However, everything can dramatically change for the better starting this weekend, with Mississippi State (7-2, 3-2 SEC) welcoming No. 2 Alabama, before finishing up with Arkansas and Ole Miss. All three wins, in presumed totality, would represent a huge boost for the Bulldogs’ seasonal resume. It might also be enough to clinch a spot in the SEC championship (with a little help from LSU’s remaining conference opponents), where they would finally play an East opponent with substance (Florida).
An Alabama upset would also raise the Heisman profile of quarterback Dak Prescott (2,769 total yards, 25 total TDs), who has quietly deferred to front-runners Fournette, Trevone Boykin, Derrick Henry, Ezekiel Elliot, Corey Coleman, Christian McCaffrey and Deshaun Watson — despite just one interception for the season.
So, why do the Bulldogs possess the best chance among the two-loss cluster? No. 14 Michigan, No. 18 Northwestern and No. 19 UCLA are still alive for division/conference titles; but even if the Wolverines oust Ohio State on Nov. 28 … it wouldn’t matter if Michigan State trumped the Buckeyes the previous week.
In that scenario, the Spartans — should they go 3 for 3 from this point forward — would capture the East division title and then face Iowa for the Big Ten championship.
As such, within the two-loss grouping, Mississippi State would likely get the biggest bounce off the dual notions of slaying a top-5 power … and collecting the so-called championship bump. At this stage, though, it’s still commensurate to a pipe dream.
4. It’s hard to poke holes in Oklahoma State’s candidacy for a Big 12 title and perfect regular season
Of the four major powers in this conference — Oklahoma State, TCU, Oklahoma and No. 6 Baylor (highest ranking of the quartet) — only the Cowboys (9-0, 6-0 in Big 12) get to play all three round-robin games at home, a huge advantage over the group.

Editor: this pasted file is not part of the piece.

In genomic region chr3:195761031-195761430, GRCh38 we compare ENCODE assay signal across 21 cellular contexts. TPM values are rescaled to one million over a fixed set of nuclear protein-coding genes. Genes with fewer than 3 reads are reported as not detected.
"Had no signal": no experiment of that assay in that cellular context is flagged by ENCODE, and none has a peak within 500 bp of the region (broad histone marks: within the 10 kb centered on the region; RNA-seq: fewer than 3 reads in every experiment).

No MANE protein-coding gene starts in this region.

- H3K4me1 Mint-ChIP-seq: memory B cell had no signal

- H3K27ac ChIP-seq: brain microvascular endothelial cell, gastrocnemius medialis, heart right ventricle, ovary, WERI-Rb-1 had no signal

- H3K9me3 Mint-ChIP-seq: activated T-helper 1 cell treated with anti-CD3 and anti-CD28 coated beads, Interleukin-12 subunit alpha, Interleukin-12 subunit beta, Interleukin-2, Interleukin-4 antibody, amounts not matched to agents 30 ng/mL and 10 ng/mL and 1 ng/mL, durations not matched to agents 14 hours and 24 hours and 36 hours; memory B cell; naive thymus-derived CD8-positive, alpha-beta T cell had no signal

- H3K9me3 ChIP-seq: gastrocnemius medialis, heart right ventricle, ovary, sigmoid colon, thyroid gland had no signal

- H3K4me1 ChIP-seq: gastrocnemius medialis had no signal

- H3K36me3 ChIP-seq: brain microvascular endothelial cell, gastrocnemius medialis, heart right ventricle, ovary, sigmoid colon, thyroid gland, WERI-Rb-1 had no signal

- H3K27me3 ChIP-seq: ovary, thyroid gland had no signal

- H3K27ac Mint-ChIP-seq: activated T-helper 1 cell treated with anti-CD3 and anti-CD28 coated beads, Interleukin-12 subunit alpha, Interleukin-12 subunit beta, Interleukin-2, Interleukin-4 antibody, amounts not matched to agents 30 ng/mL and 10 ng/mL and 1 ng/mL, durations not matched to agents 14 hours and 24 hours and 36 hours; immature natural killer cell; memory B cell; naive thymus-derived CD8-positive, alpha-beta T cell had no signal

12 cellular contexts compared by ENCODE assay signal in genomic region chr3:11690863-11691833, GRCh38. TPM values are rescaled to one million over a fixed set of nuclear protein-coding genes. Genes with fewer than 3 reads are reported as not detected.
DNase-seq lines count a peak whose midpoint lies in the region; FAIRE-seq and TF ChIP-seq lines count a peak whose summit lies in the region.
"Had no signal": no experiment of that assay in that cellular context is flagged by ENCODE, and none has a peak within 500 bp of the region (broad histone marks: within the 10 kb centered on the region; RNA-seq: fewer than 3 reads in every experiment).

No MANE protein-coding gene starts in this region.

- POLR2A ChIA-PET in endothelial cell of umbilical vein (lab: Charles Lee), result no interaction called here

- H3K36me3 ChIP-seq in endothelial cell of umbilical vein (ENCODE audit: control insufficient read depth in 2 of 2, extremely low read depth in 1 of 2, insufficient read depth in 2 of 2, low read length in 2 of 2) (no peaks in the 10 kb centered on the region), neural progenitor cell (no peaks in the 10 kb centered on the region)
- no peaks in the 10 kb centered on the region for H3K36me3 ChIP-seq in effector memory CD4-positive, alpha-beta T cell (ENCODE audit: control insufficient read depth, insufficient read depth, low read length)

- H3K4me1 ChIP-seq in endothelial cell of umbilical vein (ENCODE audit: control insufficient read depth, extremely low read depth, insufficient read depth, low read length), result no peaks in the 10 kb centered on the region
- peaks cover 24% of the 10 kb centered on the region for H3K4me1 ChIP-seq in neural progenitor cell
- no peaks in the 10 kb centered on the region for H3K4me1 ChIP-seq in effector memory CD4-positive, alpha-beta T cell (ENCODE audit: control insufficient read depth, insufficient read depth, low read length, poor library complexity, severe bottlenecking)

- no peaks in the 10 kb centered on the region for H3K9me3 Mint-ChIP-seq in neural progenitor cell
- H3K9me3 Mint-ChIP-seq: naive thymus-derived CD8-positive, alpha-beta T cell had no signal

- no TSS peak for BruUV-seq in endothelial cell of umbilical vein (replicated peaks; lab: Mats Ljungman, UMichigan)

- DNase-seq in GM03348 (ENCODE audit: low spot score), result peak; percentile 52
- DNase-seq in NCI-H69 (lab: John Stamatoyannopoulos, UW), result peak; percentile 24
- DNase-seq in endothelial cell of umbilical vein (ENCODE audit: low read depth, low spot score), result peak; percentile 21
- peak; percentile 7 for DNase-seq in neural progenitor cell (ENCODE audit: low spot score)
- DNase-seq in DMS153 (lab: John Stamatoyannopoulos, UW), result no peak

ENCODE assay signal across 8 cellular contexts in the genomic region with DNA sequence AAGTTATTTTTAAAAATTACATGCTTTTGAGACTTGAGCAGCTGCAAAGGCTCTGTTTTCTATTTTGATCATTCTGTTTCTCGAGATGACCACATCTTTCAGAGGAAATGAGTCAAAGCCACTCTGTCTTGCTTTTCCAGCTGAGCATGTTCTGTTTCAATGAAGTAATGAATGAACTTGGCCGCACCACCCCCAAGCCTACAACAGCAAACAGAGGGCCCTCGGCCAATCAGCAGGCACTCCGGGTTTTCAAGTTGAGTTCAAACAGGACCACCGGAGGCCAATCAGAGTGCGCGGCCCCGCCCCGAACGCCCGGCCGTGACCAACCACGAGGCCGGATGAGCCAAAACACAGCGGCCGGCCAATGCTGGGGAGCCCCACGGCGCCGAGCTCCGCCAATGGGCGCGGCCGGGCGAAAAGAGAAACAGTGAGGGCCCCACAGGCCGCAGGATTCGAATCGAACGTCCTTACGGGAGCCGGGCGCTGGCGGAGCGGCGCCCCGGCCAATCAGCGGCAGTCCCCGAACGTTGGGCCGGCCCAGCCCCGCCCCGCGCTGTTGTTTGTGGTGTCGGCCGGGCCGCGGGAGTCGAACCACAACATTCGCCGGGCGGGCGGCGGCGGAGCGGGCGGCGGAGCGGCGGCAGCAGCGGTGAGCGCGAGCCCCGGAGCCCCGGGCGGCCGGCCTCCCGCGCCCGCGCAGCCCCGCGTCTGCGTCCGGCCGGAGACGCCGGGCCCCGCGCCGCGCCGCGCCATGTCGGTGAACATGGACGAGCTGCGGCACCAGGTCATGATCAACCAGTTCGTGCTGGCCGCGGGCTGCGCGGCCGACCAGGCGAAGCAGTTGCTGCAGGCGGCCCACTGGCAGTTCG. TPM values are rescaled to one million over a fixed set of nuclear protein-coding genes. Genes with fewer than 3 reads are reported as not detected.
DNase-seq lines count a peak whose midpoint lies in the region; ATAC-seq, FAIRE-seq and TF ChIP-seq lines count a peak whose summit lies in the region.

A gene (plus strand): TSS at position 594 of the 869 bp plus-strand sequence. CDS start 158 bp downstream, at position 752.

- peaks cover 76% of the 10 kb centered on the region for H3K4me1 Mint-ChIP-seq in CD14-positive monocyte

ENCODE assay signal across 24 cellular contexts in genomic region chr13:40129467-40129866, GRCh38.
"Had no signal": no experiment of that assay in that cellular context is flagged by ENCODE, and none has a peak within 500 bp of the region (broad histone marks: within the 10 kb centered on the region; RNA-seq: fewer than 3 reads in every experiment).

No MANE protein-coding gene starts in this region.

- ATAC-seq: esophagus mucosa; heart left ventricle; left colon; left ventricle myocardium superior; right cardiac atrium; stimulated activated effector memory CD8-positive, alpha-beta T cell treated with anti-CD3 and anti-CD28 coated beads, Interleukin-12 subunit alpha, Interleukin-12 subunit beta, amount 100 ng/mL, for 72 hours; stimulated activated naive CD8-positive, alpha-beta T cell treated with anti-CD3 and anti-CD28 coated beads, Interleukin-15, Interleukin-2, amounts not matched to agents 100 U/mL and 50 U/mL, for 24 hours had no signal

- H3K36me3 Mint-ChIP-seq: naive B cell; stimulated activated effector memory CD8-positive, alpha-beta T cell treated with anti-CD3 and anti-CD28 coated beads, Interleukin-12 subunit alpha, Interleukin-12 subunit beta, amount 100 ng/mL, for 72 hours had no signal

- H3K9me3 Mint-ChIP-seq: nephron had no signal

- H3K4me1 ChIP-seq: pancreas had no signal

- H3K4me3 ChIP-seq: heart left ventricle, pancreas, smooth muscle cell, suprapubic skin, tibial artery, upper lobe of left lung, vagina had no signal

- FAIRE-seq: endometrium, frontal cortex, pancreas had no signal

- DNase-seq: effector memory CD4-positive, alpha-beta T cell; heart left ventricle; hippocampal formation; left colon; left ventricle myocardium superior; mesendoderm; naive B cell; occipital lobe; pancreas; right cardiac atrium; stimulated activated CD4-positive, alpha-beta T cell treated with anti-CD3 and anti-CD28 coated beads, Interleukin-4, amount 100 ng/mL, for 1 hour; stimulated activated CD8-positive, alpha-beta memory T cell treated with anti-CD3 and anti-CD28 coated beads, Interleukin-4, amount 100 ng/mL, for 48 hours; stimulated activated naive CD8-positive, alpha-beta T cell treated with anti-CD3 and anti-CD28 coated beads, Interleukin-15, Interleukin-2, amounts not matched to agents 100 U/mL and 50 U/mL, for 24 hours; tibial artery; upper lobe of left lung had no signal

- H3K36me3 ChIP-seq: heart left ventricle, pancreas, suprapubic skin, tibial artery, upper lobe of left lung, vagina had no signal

Just ask TCU, which never threatened to beat Oklahoma State last week (losing by 20).
Oklahoma State also has precedent on its side: From Week 11 to Week 12 last year, eventual national champion Ohio State jumped from 14th to eighth in the Playoff rankings — the same monumental leap proffered by Oklahoma State from Week 11 to Week 12 this year.
5. College fans are virtually guaranteed two ‘play-in games’ leading up to the final Playoff rankings on Dec. 6
Obviously, Michigan State and Michigan have the chops to knock off No. 3 Ohio State (9-0, 5-0 Big Ten) in the coming weeks, just like Nebraska could conceivably shuck Iowa (9-0, 5-0) in the regular-season finale (Nov. 28) — especially if the referees aren’t sticklers for receivers executing out-of-bounds routes.
But the smart money lies with the Buckeyes and Hawkeyes finishing strong for November and landing unblemished berths in the Big Ten title game (Dec. 5). And should that happen … an undefeated conference champion would be an easy lock for a slot in the College Football Playoff. Not unlike Florida State last season, which endured a number of close calls — including the ACC championship against Georgia Tech — to finish the regular season at 13-0 and earn a spot in Playoff semis (as the No. 3 seed).
The second play-in lock has a little more juice, pitting No. 4 Notre Dame against red-hot Stanford (currently No. 7) on Thanksgiving weekend. As a prelude to that clash in Palo Alto, Calif., the Fighting Irish must only contend with also-rans Wake Forest (Saturday) and Boston College (Nov. 21) — presumed victories that would neither help nor hinder Notre Dame’s case for the Playoff semis.
Luckily, a victory over Stanford would essentially clinch that spot in the so-called Final Four.
Speaking of the Cardinal (8-1, 7-0), they have a chance to secure the Pac-12 North title this weekend against Oregon, a high-profile showdown that bore the look of a must-see showcase back in August. Three months later, though, only Stanford has everything to lose … by, uh, losing to an Oregon team that has already fallen to Michigan State, Utah and Washington State.
But there’s also a security blanket here: Even if Stanford gets upended by Oregon, the Cardinal could still clinch the North title with a Nov. 21 victory over Cal (or an Oregon defeat to Southern California or Oregon State). But if that happens … only No. 10 Utah (which got throttled by Southern California a few weeks ago) would have a viable chance at the Playoff semis — coming out of the conference.
And even then, it would be a long shot. For the Pac-12, it’s basically Stanford Or Bust.
Jay Clemons, the 2015 national winner for “Sports Blog Of The Year” (Cynopsis Media), has previously written for SI.com, The National Football Post, Bleacher Report and FOX Sports.